Kid’s Watch Trackers Might Give Me The Comfort I Need To Be More Of A Free-Range Mom
I really want to be a free-range mother. Â I have visions of letting my kids leave our apartment building, walk themselves across the street to the playground or take the bus to school when they are a little bit older. Â But we live in NYC along withÂ 8,336,697 other people (side note I can’t resist:Â New York City has the highest population density of any major city in the United States, with 27,532 people per square mile). Â So I worry about them. Â When my son is dragging his feet because he doesn’t want to go to school in the morning, or my energetic daughter runs up ahead to wait at the fruit stand for a banana, I let them out of my sight but my heart always quickens for that minute. Â What if someone grabbed them? Â What if they got confused and ran the wrong way? Â Now technology can help.
One of the kid watch trackersÂ from Filip Technologies,Â is a cool-looking watch not only follows your childâ€™s location but lets them get calls from up to five people, programmed by parents. In an Inspector Gadget/Penny-type communication, the child can lift the watch to their ear to hear or their mouth when talking.Â The watch also has a red panic button your child can push if they get separated from you in a crowd. The watch then starts dialing each of the authorized people until someone answers.
Another new tracking device, Trax, is used with an app to show your child’s exact location. Â Tobias Stenberg, co-founder of Wonder Technology Solutions, a company in Stockholm that makes the device, believes their product is best for very young children like mine.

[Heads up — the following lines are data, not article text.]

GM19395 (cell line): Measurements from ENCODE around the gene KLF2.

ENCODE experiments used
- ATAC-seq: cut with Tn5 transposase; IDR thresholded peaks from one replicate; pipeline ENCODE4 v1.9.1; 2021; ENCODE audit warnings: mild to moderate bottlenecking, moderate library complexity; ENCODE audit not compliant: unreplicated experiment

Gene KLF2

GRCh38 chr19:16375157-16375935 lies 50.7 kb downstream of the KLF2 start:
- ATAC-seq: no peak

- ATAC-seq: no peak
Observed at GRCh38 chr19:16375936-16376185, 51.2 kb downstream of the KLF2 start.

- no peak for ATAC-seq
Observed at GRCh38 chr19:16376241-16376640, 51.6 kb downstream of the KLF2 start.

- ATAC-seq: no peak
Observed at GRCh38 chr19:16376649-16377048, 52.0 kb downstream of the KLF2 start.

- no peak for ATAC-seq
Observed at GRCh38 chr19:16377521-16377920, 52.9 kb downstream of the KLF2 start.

The tracker is meant for those worrisome moments when parents trying to keep an eye on a child playing in the garden, for example, suddenly discover that he or she isnâ€™t there. â€œYour first reaction is a bit of panic, but if you look at your phone, you can see, â€˜Oh, sheâ€™s returned to her room’.”
My first thoughts in reading about these new products were “I freaking need these!” and “how soon can I get them?” Â It’s heaven-sent! Â To be able to let my kids out of my reach in the busy city, to follow through when I say “we’re leaving now and you better get on board,” without having to look back over my shoulder every single second. Â To let them (eventually) gain some independence in a city where at 2 and 4 they already know how to navigate the one-stop express bus route to school without me having to lose my mind thinking about them as elementary school kids on their own. Â I think it’s nothing short of genius.
Of course, not everyone agrees.
Lisa Damour, a parenting psychologist and director of theÂ Center for Research on Girls at Laurel SchoolÂ in Shaker Heights, Ohio believes it’s a mixed blessing at best.
â€œI can understand how a parent might want to know if their child is having a problem, but I donâ€™t think itâ€™s necessarily helpful for children to always be able to turn to their parents when they are struggling,â€ she said. â€œWe want children to develop problem-solving skills and the capacity to manage stressâ€ as they practice drawing on their own resources, or those of teachers, friends and others around them.
The panic button might have an unintended effect thatâ€™s not in the best interest of the child, she said. â€œIt may reduce the parentsâ€™ anxiety to give their child a panic button, but I can readily imagine that it increases the childâ€™s anxiety,â€ she said. â€œIt sends a strong message that the child is at real risk of danger. This goes against what we know statistically.â€
I get what she’s saying, but I’m not buying it. Â If I were getting these devices, I wouldn’t expect it to substitute for important conversations. Â Kids need to understand that it is safest to stay together, they need to be taught who and where to turn when they are lost or confused, and they should be able to recite their address and phone number as early as five years old. Â But having the technology to backstop those life skills while they are in progress? Â I’m not going to second guess it. Â Now I just hope I can afford them.